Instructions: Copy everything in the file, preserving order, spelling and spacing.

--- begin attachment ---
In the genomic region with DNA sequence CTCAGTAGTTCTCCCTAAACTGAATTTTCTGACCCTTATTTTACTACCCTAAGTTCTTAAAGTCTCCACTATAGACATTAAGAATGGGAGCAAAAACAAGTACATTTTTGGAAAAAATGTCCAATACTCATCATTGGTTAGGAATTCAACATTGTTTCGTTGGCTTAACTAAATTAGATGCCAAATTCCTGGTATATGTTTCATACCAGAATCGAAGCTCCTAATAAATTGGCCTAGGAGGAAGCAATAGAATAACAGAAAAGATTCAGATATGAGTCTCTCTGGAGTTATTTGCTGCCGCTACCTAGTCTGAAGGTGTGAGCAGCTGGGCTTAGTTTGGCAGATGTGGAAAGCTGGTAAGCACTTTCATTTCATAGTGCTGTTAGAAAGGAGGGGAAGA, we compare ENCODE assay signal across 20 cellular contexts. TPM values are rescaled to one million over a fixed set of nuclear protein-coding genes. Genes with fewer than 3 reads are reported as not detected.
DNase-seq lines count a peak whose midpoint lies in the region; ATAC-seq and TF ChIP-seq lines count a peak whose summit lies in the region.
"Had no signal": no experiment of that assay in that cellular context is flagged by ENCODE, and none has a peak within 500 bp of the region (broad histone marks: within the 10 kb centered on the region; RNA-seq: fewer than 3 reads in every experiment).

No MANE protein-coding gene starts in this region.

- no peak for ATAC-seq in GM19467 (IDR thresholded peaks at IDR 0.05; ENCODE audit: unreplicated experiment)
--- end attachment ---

In the genomic region with DNA sequence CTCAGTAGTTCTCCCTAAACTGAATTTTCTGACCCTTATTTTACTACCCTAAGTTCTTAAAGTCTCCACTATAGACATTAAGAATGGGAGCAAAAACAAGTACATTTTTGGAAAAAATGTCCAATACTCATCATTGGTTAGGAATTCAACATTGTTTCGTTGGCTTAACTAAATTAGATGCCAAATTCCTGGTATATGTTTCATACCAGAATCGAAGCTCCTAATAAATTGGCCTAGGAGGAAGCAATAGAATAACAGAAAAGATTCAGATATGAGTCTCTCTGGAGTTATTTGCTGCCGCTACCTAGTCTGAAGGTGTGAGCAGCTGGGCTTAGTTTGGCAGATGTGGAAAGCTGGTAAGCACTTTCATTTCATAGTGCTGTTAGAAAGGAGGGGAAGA, we compare ENCODE assay signal across 20 cellular contexts. TPM values are rescaled to one million over a fixed set of nuclear protein-coding genes. Genes with fewer than 3 reads are reported as not detected.
DNase-seq lines count a peak whose midpoint lies in the region; ATAC-seq and TF ChIP-seq lines count a peak whose summit lies in the region.
"Had no signal": no experiment of that assay in that cellular context is flagged by ENCODE, and none has a peak within 500 bp of the region (broad histone marks: within the 10 kb centered on the region; RNA-seq: fewer than 3 reads in every experiment).

No MANE protein-coding gene starts in this region.

- no peak for ATAC-seq in GM19467 (IDR thresholded peaks at IDR 0.05; ENCODE audit: unreplicated experiment)